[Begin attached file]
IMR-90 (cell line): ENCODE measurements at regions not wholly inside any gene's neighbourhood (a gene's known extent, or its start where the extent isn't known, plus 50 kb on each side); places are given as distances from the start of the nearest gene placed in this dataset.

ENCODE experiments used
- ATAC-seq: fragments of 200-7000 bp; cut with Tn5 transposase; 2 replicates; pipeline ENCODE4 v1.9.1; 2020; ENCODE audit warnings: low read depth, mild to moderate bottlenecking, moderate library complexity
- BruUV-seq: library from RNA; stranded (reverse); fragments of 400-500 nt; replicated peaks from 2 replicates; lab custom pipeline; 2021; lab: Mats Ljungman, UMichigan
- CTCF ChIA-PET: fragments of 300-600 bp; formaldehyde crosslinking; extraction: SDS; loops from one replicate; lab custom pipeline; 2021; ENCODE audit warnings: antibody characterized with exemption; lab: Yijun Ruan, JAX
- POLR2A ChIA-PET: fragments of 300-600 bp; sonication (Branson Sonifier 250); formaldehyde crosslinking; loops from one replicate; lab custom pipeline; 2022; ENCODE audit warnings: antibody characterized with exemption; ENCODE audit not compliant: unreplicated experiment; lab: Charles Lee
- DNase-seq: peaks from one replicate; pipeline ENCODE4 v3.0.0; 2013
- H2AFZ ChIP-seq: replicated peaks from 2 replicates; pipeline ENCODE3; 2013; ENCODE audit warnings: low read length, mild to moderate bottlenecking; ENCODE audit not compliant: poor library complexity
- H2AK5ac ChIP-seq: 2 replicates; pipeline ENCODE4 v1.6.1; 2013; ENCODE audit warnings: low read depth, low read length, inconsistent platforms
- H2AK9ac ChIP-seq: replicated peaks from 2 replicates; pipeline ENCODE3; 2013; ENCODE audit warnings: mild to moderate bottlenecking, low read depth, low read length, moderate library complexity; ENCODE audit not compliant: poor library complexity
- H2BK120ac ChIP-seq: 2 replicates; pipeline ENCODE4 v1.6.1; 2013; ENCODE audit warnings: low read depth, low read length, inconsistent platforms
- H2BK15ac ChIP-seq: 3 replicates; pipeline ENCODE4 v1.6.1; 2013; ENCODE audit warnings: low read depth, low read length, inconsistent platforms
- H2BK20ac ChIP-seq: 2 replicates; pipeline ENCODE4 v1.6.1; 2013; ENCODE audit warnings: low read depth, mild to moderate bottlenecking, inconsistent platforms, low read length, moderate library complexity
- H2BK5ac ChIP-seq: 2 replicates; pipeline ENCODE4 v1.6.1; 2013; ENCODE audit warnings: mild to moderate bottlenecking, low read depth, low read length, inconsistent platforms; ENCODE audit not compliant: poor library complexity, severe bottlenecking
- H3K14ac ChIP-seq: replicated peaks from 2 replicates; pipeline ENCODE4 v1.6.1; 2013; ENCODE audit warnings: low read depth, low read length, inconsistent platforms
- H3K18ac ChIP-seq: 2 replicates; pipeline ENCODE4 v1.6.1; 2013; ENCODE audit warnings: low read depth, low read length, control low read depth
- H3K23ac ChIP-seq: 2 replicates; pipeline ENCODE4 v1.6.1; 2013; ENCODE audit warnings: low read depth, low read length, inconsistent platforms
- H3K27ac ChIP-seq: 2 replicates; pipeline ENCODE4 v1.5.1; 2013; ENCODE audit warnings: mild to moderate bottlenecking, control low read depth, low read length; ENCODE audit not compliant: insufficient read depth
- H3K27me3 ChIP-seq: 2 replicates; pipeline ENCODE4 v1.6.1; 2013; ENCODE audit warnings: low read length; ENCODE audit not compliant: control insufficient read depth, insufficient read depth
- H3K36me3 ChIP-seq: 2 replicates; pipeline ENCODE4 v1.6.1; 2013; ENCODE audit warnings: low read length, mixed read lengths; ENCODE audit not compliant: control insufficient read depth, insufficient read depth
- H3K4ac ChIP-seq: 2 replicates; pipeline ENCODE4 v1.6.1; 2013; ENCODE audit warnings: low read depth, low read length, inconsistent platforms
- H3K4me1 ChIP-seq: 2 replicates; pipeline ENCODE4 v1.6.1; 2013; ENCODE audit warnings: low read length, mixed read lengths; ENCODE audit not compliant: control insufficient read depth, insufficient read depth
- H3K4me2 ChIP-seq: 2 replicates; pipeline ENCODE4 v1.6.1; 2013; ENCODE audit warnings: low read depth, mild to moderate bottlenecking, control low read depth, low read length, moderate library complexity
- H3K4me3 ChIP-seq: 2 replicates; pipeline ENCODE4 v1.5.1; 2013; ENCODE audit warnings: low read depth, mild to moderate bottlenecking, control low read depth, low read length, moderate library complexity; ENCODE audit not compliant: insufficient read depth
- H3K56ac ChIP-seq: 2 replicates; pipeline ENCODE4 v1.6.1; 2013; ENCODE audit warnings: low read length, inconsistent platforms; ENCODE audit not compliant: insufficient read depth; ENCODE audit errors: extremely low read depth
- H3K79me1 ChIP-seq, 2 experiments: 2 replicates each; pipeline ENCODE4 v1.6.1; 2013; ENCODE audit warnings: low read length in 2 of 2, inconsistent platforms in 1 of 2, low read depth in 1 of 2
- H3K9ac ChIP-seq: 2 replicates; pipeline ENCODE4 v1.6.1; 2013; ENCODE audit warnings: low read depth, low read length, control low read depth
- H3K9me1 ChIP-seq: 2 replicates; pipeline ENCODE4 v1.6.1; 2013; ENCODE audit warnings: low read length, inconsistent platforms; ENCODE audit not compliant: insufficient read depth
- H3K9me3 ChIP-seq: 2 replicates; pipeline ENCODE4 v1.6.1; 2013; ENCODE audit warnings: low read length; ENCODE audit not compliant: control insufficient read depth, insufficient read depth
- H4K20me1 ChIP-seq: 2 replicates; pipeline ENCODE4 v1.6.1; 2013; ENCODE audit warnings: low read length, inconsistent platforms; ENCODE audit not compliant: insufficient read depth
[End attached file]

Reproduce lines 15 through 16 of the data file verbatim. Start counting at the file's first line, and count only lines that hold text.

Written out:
- H3K14ac ChIP-seq: replicated peaks from 2 replicates; pipeline ENCODE4 v1.6.1; 2013; ENCODE audit warnings: low read depth, low read length, inconsistent platforms
- H3K18ac ChIP-seq: 2 replicates; pipeline ENCODE4 v1.6.1; 2013; ENCODE audit warnings: low read depth, low read length, control low read depth